• OF Cedric Mullins, Baltimore Orioles: Mullins was a 30/30 player, and he had back to back 30-plus stolen base seasons in 2021 and 2022. When he plays, he posts. Last season was marred by injuries, holding him to only 404 ABs. He still stole 19 bases. A healthy season will surely lead to another 20 SB season, with a chance to get back into the 30/30 club.
  • 2B Zack Gelof, Oakland Athletics: With only 270 ABs last season, Gelof managed 14 SBs. With regular playing time and a minimum of 400 ABs, 20 SBs should be a formality
  • 2B Jose Altuve, Houston Astros: From 2012 to 2017, Altuve had six consecutive seasons with over 30 SBs. He hasn’t reached 20 since then, however, last season, in only 360 ABs and 90 games played, he managed 14 SBs. With a full and healthy season, Altuve should surpass 20 SBs
  • IF/OF Josh Rojas, Seattle Mariners: In 2022, Rojas stole 23 bases. Last season, with 20 fewer games played and 129 fewer ABs, he stole about half, only swiping 12 bags. 
  • IF Jon Berti, Miami Marlins: Berti is the most peculiar case. In 2022, only playing in 102 games, he swiped 41 bases. With the new rules, speculation was that 50 would be a foregone conclusion and 60+ wouldn’t be out of the question. But Berti regressed. Last season playing 31 more games and getting 30 more ABs, he only stole 16 bases. And it’s not like his OBP was down…it was actually up 20 points. I have to believe last year was a fluke, and he’ll at least get back up over 20 SBs

Now, for this year’s hot take:

Major League Baseball will have its fifth player to steal 100 bases!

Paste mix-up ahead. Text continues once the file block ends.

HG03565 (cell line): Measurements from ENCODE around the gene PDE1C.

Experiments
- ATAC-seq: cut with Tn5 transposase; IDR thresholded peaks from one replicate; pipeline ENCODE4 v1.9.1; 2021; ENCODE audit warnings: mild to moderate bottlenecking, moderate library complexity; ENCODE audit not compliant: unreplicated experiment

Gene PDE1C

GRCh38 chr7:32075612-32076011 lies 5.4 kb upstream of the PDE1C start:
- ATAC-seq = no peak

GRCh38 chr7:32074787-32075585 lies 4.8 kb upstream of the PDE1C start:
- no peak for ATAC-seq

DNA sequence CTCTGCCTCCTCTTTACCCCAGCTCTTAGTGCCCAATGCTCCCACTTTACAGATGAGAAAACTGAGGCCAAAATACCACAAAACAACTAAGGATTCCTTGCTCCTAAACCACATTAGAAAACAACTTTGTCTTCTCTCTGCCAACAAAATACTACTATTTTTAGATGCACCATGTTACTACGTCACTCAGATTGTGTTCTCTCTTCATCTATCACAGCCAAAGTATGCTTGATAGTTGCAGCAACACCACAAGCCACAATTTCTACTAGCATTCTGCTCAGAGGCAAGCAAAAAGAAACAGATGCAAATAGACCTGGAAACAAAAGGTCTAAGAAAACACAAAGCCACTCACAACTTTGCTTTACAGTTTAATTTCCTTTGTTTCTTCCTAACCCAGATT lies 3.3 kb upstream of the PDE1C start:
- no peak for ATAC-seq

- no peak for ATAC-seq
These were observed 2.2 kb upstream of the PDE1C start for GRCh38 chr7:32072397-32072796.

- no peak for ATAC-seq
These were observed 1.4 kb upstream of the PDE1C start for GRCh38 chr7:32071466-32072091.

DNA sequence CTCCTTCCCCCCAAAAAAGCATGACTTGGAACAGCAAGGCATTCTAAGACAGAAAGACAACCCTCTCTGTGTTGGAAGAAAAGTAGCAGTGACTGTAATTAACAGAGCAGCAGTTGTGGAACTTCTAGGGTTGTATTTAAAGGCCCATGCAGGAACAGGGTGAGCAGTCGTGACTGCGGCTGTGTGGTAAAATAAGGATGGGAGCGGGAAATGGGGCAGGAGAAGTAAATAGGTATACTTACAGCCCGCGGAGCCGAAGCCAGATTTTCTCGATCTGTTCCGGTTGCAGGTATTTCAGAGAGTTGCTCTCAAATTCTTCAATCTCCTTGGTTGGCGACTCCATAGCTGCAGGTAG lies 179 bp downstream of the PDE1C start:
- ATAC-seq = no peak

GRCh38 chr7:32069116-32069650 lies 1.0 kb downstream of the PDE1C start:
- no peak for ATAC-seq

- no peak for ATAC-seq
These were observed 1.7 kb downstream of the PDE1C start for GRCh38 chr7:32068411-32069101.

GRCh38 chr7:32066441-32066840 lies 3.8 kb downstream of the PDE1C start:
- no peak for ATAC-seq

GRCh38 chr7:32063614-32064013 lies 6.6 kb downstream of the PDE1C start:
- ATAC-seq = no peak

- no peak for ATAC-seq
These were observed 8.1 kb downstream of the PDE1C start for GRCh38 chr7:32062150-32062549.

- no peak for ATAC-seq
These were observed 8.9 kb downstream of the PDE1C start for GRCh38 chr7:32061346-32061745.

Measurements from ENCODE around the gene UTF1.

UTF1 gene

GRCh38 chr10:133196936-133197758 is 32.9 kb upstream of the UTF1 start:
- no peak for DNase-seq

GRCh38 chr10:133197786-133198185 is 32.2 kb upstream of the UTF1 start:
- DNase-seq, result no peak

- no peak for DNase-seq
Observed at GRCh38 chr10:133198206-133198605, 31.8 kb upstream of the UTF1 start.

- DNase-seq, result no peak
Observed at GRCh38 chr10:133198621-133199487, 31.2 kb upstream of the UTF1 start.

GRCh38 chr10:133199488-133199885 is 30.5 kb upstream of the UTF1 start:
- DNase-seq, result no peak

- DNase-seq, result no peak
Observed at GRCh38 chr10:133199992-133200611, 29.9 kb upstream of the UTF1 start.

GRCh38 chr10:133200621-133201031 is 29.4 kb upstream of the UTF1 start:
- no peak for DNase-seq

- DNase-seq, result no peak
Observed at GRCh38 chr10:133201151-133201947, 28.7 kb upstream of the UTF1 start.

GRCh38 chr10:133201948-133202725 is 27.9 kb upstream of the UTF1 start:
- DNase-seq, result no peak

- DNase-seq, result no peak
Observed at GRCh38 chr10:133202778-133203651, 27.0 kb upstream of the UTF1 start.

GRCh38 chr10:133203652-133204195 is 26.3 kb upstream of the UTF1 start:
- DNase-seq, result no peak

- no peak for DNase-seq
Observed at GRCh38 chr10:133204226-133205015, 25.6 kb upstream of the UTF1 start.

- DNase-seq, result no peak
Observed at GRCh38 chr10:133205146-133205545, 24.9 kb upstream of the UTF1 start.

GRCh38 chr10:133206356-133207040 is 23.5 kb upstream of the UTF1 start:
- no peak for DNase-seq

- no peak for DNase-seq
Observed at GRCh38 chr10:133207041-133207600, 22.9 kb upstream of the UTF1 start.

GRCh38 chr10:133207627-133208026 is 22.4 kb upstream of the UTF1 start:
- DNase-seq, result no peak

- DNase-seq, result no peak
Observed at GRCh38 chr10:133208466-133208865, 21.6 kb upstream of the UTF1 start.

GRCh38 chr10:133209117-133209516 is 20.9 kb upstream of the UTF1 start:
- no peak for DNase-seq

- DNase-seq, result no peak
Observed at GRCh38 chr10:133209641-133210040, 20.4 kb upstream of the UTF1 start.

Rickey Henderson is of course the king of the stolen base. He stole over 100 bases three times in his career. Maury Wills did it in 1962 and Lou Brock did it in 1974. Vince Coleman is the only player other than Henderson to do it more than once, matching Henderson’s three 100 SB seasons.

Advertisement. Scroll to continue reading.

This season, Arizona Diamondbacks OF Corbin Carroll will hit this milestone. Last season, in his rookie campaign, he stole an impressive 54 bases. This season he knows the league better and should produce even better numbers across the board. He posted a very solid .361 OBP, but there is still room to grow. 

With a few more walks above the 57 he had last season, and a little improvement above his .285 AVG, he’ll be on base more and have more opportunities to run. He’s at the top of a very solid lineup, who wants him in scoring position. He scored 116 runs last year. The only number that works against him is his combined extra base hits. Last season he hit an amazing 65 extra base hits (30 doubles, 10 triples and 25 HRs).

Although there are other players who could possibly get to this lofty number, Carroll has the unique skill set to reach it. Ruiz has the speed, but not the ability to get on base enough, with only a career .301 OBP. And at some point, Acuna will realize he’s too valuable to risk an injury stealing so much. Carroll has the whole package, fantastic bat to ball skills and the ability to get on base.

Advertisement. Scroll to continue reading.
Advertisement